Where to eat it: Dominique Ansel Bakery on Spring Street near Thompson Street opens at 8 am Monday to Saturday and 9 am on Sundays.

The Cronut has been an integral part of NYC since 2011. Photo credit: Davis Staedtler

Dirty Water Dog

The utilitarian hot dog first appeared on the streets of New York City in the 1860s, sold by German immigrants, under the name “dachshund sausages.” Soon enough, carts selling this tubular meat in a bun popped up all around the city and became a street food staple of the Big Apple. Today, hot dogs compete with kabab carts and food trucks selling pretty much everything. But you can still find karts selling ‘dirty water dogs,” as they’re nicknamed because the frankfurters linger in a tray of hot water until ordered.

Where to eat it: look for the blue-and-yellow umbrellas on busy street corners or go to Papaya Dog on Sixth Avenue and West 4th Street in the West Village.

The average hot dog in New York is consumed in 6.1. bites. Photo credit: Milan

Egg and Cheese on a Roll

Like the chopped cheese, the egg and cheese on a roll is a bodega or deli sandwich. Unlike the chopped cheese, though, this one is nearly ubiquitous. Add bacon to this morsel of morning deliciousness and the name becomes a BEC (bacon, egg, and cheese). You can choose how you want your egg cooked but the default is scrambled. A proper BEC should have meat, cheese, and egg in every bite.

Where eat it: Pretty much any and every bodega and deli in the five boroughs of New York City.

General Tso’s Chicken

This fried, sticky sweet chicken dish first appeared in the Chinese region of Hunan before the chef fled to Taiwan and established himself there. In the late 1960s or early ‘70s, a chef from Shun Lee Palace in New York City traveled to Taiwan to find some new recipes, and there he apparently discovered General Tso’s chicken. He sweetened the recipe a bit to conform to American tastes and put it on the menu at Shun Lee. Slowly, news spread of this sweet and sticky chicken dish named after a 19th-century Hunanese general. General Tso’s chicken is now on nearly every menu of every Chinese restaurant in America and Shun Lee Palace in New York played a major part in popularizing it.

Where to eat it: Shun Lee Palace is still open and still serving General Tso’s chicken, the dish it popularized all over the United States and beyond. Alternatively, Jiang’s Kitchen in the East Village serves up a very good version of it too.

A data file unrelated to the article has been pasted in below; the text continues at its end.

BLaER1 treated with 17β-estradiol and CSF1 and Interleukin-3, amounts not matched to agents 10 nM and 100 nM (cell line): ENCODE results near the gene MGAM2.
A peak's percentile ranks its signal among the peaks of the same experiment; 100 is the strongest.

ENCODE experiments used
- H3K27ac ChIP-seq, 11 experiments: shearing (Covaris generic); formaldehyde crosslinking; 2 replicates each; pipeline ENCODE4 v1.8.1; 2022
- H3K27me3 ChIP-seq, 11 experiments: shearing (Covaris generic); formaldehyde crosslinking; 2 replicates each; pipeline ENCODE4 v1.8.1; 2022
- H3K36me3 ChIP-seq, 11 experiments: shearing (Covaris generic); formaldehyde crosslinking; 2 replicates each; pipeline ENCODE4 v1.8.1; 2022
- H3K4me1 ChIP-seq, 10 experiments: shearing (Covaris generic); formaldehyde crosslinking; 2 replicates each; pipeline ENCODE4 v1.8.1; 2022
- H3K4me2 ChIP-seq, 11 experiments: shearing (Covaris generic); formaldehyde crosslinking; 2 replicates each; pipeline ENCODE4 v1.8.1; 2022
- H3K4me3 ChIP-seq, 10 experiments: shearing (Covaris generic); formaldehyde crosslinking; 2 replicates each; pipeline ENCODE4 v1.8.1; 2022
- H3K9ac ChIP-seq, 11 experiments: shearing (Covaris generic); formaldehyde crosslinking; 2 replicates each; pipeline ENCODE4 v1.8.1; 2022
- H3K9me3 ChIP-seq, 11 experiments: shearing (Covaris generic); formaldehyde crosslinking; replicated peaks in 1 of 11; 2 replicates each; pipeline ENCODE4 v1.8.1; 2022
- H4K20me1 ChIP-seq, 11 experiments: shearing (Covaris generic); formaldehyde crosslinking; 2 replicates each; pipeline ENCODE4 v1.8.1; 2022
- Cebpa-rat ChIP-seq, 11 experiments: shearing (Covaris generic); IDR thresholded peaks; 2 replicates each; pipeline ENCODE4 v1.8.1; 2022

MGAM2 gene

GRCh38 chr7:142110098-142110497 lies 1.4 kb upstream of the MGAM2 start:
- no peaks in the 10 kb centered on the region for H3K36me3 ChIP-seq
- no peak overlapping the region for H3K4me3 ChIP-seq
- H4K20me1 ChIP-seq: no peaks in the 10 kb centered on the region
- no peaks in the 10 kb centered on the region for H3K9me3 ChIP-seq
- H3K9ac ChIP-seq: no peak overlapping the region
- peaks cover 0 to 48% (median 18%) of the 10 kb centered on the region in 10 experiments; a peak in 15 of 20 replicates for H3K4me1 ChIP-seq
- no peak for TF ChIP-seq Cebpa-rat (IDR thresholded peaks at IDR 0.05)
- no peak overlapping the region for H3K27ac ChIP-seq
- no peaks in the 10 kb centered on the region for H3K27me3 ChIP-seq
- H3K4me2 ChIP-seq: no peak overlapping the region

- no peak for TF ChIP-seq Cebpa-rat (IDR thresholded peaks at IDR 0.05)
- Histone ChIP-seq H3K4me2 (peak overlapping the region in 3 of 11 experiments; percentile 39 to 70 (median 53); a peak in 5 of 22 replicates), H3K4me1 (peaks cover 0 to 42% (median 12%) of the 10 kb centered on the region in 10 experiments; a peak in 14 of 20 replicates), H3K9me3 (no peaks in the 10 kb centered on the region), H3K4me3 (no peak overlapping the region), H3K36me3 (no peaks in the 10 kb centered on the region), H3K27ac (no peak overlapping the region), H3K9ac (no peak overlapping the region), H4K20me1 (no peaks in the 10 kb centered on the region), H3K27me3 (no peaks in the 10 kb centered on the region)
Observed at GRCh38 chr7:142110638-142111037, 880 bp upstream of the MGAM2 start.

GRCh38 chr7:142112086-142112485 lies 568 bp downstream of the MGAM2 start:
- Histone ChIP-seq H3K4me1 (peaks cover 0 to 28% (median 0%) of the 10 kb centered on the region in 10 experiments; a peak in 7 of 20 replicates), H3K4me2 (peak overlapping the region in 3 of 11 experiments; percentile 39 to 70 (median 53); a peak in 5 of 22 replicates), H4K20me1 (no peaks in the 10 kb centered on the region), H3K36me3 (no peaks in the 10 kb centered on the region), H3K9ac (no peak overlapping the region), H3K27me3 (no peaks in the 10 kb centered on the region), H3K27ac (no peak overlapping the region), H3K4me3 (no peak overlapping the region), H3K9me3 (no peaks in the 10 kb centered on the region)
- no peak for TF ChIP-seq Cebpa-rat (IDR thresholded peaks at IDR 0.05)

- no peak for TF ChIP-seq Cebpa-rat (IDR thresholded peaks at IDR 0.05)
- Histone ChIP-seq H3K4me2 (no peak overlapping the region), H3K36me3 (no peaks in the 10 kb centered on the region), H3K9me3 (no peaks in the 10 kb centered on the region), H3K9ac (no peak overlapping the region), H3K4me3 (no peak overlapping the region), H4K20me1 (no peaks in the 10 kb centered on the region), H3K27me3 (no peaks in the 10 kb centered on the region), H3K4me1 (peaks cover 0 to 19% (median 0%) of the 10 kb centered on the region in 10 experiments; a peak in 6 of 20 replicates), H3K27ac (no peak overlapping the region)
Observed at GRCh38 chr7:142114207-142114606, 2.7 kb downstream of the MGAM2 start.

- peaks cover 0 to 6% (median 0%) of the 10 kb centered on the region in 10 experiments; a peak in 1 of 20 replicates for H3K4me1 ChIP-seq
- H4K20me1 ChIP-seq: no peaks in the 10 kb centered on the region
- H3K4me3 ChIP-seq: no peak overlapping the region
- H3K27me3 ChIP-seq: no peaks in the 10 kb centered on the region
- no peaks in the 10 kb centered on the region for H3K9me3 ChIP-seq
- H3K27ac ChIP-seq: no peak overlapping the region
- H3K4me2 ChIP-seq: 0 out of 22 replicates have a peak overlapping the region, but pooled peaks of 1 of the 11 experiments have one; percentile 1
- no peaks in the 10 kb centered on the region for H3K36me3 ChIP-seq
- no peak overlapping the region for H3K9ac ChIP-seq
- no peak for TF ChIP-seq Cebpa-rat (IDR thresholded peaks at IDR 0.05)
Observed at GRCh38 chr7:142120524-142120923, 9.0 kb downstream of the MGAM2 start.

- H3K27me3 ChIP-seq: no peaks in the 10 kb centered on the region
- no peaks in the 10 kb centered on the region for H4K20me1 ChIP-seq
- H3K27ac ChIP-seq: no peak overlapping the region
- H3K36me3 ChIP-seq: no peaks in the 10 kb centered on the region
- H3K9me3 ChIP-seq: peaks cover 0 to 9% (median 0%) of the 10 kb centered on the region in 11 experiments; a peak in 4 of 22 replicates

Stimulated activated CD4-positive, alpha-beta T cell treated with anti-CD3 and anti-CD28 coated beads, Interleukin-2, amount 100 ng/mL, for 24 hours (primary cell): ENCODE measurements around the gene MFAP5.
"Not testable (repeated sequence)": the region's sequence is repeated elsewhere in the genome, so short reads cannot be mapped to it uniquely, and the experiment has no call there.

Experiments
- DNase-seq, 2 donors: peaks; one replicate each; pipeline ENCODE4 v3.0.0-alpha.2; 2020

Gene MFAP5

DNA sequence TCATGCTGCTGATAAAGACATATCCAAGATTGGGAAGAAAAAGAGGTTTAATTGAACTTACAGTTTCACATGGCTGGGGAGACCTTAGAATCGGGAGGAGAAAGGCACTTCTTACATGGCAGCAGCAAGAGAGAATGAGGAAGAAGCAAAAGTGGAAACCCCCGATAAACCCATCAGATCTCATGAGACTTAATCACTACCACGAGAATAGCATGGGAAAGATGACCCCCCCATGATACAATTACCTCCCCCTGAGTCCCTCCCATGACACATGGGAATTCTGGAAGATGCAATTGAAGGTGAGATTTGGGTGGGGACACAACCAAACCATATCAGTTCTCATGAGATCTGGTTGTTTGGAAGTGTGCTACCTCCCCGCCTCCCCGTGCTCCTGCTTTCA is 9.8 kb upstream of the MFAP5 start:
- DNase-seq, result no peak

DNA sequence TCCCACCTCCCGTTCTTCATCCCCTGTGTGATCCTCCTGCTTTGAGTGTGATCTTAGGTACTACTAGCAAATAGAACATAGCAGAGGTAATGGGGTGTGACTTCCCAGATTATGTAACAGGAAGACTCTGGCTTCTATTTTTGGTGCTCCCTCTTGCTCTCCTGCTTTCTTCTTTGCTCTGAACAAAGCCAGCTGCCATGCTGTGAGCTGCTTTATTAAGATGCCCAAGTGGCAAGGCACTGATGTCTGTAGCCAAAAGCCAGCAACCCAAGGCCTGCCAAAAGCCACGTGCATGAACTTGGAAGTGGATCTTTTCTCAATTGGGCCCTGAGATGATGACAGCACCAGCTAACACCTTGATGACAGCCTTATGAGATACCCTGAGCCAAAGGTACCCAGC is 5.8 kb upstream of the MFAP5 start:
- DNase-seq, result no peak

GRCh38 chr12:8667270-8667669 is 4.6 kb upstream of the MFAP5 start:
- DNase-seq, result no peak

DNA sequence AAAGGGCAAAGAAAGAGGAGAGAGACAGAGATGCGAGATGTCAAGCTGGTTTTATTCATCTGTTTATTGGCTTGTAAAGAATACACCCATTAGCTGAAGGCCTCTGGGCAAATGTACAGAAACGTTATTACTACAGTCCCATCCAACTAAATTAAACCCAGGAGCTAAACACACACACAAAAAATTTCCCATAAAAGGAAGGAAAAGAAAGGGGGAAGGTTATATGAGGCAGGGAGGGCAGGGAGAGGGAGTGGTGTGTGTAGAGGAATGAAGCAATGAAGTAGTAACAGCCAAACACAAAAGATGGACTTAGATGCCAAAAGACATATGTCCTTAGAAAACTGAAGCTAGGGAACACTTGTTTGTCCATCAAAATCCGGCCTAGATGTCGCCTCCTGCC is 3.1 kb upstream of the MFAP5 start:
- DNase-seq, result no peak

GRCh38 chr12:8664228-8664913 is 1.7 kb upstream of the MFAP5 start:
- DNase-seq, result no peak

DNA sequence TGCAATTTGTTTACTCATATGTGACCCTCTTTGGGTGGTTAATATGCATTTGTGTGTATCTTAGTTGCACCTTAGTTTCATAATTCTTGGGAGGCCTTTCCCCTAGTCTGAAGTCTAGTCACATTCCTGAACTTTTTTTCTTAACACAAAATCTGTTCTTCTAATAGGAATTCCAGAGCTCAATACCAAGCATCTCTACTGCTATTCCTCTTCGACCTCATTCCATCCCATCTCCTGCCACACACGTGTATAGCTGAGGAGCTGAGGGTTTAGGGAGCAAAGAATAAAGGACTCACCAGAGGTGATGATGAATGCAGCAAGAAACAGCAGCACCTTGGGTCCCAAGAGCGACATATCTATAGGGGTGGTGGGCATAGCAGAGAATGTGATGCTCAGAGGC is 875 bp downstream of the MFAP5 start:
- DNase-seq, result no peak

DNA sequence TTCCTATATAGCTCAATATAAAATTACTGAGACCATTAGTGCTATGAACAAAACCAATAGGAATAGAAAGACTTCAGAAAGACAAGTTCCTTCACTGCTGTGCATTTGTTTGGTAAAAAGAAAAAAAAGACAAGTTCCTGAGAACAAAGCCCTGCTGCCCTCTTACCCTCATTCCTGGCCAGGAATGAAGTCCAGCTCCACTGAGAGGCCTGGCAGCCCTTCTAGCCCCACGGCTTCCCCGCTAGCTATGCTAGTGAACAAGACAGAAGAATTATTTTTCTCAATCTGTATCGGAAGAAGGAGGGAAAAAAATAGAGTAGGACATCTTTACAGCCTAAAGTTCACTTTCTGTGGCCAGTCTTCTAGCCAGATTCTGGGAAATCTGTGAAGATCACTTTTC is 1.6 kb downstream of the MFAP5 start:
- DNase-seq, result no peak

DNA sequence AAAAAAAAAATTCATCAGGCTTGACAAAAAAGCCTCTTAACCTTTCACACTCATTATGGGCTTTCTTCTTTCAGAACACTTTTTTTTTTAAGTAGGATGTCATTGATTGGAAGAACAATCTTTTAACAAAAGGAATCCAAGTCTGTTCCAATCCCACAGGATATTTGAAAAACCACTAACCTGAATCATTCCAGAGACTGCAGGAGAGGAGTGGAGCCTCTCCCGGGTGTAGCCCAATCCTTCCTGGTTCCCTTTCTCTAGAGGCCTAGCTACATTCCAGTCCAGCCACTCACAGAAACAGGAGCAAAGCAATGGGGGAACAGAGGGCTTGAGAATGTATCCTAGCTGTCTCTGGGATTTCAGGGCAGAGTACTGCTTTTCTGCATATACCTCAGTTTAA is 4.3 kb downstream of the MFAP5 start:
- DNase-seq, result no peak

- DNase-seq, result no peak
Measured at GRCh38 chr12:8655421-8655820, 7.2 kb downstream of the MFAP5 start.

Mutton Chop

In 1885 one Albert Keen opened up a steakhouse in Manhattan’s Garment District and named it after himself. The restaurant became famous as a pipe depository. Regular patrons could exercise their masculinity by smoking away at their pipes while feasting on red meat. And the restaurant would keep their pipes until their next visit. Regulars included Babe Ruth, Albert Einstein, and Theodore Roosevelt. Today over 50,000 pipes hang from the ceiling.

But that’s not really the reason why Keen’s is perpetually packed. Even though it’s technically called “Keens Steakhouse,” the mutton chop here has become a signature dish and one of the most iconic food items in the city. First-timers or twenty-first-timers should order it—just don’t ask for your pipe.

Where to eat it: Keens Steakhouse, of course, located on West 36th Street near Sixth Avenue.

Pastrami on Rye

According to Big Apple lore, pastrami first appeared in New York City in the late 19th century when a Lithuanian man named Sussman Volk served it at a restaurant. He was originally offered the recipe by a Romanian friend as a way of paying him back for a favor. What no one knew at the time was that this Romanian technique of curing meat would become a New York City staple. This tender, seasoned, brined, and smoked brisket is now New York City to the core.

Where to eat it: the obvious place is the famed Lower East Side spot, Katz’s Deli. Alternatively, Pastrami Queen on the Upper East Side is excellent too.

Katz’s Deli has been run by the same family since 1888. Photo credit: Akhil Pawar

Insider’s tip: Sanwich lovers, rejoice! We’ve compiled a list of the very best sandwiches in NYC.

Pizza slice